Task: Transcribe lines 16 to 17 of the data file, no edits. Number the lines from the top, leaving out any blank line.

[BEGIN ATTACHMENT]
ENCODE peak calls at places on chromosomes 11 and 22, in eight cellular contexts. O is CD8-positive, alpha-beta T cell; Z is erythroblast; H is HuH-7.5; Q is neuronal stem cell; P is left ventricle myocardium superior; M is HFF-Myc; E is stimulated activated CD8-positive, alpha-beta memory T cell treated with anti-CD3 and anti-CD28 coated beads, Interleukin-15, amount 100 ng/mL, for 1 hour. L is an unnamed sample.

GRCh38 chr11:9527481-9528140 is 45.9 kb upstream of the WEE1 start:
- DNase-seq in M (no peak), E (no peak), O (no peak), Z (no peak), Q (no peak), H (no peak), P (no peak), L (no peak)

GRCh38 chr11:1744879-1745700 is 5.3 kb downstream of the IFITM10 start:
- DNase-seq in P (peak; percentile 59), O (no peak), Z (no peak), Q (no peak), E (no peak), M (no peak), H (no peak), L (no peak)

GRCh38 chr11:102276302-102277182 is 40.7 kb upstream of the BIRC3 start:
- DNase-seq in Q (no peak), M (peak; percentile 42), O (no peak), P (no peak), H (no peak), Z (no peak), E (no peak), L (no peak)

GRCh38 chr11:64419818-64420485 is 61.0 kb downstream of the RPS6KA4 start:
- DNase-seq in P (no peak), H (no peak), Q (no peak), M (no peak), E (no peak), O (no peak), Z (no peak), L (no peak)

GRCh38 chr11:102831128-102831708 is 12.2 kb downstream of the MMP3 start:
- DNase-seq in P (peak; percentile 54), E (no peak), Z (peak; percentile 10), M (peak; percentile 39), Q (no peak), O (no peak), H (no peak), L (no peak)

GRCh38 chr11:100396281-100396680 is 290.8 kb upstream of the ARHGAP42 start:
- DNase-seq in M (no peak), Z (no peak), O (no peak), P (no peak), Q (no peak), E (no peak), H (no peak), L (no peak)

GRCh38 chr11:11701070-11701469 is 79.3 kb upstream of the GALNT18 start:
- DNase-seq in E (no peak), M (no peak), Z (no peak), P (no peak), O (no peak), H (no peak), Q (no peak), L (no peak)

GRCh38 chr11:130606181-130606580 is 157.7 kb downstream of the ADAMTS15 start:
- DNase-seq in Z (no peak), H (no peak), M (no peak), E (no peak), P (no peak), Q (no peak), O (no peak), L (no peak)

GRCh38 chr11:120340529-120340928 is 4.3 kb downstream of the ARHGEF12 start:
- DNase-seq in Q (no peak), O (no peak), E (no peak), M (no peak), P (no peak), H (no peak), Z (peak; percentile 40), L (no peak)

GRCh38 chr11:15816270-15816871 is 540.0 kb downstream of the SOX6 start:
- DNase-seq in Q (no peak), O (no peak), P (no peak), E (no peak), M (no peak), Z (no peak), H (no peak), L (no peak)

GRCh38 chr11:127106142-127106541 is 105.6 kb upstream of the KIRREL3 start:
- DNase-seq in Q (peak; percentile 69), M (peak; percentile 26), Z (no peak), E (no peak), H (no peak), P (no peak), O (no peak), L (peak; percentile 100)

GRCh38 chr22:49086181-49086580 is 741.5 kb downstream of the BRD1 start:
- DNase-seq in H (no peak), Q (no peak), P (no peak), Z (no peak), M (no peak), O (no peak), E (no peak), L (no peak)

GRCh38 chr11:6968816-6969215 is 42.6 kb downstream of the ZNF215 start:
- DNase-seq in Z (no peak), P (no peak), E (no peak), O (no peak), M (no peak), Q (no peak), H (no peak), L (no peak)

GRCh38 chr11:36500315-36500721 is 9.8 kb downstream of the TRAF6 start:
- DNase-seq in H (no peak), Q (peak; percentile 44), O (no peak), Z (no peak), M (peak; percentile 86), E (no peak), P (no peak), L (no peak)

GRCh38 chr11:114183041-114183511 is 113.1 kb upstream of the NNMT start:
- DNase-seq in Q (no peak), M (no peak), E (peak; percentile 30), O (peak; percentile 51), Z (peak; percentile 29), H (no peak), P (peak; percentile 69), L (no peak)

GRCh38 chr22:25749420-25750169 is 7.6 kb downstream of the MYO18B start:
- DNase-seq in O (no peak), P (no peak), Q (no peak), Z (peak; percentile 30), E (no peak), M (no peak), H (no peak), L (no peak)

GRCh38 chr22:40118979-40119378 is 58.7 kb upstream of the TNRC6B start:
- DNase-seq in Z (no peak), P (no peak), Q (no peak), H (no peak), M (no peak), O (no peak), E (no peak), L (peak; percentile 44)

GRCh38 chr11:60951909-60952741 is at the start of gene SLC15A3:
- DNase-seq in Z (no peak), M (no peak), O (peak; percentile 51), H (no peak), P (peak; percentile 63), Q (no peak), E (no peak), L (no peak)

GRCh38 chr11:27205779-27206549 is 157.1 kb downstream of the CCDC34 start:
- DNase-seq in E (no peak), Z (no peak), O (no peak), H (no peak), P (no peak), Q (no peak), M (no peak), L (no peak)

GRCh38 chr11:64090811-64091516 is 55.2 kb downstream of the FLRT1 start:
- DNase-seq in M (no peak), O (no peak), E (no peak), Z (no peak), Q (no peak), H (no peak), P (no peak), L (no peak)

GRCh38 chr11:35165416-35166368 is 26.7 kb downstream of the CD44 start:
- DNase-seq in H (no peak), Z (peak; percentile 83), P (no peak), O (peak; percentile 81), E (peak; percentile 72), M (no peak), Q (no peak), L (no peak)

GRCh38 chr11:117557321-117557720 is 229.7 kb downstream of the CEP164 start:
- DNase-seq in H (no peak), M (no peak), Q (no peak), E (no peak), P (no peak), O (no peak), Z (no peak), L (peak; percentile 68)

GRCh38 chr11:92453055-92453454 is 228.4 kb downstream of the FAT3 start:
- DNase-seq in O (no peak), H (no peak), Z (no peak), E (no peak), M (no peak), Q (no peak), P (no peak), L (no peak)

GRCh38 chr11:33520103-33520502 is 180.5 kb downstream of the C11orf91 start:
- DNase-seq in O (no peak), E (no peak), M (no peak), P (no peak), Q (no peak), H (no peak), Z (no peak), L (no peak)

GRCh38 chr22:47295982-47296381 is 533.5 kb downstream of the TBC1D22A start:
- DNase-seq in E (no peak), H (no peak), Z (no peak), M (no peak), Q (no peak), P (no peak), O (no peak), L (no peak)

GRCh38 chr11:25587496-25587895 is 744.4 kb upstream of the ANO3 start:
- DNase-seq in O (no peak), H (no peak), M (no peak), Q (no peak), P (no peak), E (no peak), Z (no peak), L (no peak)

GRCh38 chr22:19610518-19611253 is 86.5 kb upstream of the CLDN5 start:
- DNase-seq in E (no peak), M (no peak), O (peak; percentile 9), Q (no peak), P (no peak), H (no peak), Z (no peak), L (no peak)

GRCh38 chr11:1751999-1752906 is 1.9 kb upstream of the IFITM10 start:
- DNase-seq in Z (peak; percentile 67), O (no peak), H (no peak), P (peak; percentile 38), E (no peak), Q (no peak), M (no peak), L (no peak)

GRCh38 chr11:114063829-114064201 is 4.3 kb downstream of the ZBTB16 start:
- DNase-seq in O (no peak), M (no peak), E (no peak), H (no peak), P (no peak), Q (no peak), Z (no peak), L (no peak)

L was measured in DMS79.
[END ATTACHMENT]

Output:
GRCh38 chr11:130606181-130606580 is 157.7 kb downstream of the ADAMTS15 start:
- DNase-seq in Z (no peak), H (no peak), M (no peak), E (no peak), P (no peak), Q (no peak), O (no peak), L (no peak)